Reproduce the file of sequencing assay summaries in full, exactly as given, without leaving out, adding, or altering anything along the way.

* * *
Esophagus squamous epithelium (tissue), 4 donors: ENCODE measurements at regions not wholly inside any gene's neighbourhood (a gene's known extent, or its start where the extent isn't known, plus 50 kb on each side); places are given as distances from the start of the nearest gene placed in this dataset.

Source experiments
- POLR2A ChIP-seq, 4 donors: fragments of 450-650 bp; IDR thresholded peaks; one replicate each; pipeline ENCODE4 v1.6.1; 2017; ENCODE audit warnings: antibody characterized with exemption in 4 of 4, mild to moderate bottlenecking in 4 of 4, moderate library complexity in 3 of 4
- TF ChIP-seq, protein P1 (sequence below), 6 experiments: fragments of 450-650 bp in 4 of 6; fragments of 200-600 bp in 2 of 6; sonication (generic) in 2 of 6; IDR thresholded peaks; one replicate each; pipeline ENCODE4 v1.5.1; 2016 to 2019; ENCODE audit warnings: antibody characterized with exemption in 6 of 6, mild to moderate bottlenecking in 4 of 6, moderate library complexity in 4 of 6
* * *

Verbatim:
Esophagus squamous epithelium (tissue), 4 donors: ENCODE measurements at regions not wholly inside any gene's neighbourhood (a gene's known extent, or its start where the extent isn't known, plus 50 kb on each side); places are given as distances from the start of the nearest gene placed in this dataset.

Source experiments
- POLR2A ChIP-seq, 4 donors: fragments of 450-650 bp; IDR thresholded peaks; one replicate each; pipeline ENCODE4 v1.6.1; 2017; ENCODE audit warnings: antibody characterized with exemption in 4 of 4, mild to moderate bottlenecking in 4 of 4, moderate library complexity in 3 of 4
- TF ChIP-seq, protein P1 (sequence below), 6 experiments: fragments of 450-650 bp in 4 of 6; fragments of 200-600 bp in 2 of 6; sonication (generic) in 2 of 6; IDR thresholded peaks; one replicate each; pipeline ENCODE4 v1.5.1; 2016 to 2019; ENCODE audit warnings: antibody characterized with exemption in 6 of 6, mild to moderate bottlenecking in 4 of 6, moderate library complexity in 4 of 6